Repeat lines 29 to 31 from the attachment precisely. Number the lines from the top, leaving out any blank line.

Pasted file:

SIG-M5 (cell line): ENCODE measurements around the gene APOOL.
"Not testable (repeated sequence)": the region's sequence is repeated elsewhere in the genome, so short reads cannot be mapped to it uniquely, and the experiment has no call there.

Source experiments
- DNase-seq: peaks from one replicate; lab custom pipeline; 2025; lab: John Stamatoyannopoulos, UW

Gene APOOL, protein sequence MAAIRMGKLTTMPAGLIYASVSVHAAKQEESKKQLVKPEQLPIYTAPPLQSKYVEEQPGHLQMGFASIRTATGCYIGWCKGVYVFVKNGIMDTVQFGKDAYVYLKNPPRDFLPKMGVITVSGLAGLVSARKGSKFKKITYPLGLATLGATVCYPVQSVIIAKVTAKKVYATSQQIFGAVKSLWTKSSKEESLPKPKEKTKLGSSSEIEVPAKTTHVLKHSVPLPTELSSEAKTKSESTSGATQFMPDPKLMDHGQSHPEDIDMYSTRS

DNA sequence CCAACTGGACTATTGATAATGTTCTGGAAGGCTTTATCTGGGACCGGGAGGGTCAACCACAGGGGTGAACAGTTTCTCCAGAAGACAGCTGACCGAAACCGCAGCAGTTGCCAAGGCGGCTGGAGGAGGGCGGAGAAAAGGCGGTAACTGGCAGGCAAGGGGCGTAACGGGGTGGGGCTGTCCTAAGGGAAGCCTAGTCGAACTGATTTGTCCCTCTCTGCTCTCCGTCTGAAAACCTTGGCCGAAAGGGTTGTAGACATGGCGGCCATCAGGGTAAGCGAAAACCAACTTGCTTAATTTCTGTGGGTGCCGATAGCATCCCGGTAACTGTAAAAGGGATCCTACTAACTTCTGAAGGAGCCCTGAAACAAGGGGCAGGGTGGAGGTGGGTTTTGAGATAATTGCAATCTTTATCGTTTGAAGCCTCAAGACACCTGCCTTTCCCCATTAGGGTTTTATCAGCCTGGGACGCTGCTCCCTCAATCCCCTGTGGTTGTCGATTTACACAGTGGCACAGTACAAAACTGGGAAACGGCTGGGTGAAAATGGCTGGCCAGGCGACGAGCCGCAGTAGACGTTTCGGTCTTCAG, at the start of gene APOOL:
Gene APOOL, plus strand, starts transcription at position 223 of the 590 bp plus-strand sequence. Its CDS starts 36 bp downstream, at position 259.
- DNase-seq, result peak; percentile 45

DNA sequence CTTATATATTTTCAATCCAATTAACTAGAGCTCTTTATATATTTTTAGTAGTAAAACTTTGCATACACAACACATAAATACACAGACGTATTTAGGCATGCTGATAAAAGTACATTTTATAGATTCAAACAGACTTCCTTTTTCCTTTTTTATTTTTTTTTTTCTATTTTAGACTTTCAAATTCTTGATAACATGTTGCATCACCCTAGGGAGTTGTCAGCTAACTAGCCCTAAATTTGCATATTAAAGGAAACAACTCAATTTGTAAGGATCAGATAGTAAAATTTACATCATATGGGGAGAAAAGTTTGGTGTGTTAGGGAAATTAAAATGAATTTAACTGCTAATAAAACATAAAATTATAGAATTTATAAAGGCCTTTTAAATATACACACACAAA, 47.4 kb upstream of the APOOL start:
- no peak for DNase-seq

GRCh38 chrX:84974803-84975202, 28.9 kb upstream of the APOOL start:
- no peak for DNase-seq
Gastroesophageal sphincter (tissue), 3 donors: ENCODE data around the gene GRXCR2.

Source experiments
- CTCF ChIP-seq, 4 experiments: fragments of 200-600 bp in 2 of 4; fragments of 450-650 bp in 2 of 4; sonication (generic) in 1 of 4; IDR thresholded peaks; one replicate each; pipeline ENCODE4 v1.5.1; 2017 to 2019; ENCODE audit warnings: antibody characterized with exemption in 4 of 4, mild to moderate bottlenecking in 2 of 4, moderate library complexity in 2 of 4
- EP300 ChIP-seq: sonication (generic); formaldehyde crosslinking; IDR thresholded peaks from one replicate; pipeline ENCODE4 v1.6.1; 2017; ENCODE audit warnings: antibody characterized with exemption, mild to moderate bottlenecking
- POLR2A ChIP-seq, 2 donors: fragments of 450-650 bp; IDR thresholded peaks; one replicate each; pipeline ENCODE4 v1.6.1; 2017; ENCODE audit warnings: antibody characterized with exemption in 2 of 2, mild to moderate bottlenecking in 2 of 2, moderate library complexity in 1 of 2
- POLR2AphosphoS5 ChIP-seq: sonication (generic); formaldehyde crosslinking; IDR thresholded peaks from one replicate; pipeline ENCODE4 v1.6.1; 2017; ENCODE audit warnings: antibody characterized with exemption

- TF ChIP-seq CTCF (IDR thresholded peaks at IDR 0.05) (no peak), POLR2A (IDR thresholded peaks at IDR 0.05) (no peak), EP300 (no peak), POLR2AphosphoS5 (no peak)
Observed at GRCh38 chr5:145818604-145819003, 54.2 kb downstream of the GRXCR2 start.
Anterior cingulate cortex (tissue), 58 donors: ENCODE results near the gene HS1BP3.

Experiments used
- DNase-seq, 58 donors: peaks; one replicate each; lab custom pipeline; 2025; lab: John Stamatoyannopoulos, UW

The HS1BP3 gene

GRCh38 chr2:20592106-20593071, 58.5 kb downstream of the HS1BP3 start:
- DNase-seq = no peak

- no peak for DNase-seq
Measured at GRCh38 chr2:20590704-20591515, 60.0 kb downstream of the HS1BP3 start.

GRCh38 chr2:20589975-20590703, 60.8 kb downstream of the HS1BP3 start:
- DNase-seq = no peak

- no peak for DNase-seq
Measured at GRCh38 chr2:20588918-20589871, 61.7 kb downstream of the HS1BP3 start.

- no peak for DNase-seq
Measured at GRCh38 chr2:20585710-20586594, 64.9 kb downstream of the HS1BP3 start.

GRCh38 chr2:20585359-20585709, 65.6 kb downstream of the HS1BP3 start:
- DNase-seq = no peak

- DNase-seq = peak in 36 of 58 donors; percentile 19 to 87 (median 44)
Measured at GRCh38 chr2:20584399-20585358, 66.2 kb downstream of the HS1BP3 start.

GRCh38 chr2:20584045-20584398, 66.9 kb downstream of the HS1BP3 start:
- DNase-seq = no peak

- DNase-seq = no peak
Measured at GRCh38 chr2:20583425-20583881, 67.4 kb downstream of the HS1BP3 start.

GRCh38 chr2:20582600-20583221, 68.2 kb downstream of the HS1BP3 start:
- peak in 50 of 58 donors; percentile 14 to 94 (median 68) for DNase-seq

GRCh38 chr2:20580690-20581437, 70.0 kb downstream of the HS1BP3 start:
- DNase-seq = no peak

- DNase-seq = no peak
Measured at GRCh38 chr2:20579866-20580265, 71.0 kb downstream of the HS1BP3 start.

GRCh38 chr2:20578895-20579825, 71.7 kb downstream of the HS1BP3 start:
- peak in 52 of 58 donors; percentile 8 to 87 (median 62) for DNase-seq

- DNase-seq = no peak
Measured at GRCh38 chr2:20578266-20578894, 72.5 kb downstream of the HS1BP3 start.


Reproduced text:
GRCh38 chr2:20589975-20590703, 60.8 kb downstream of the HS1BP3 start:
- DNase-seq = no peak

- no peak for DNase-seq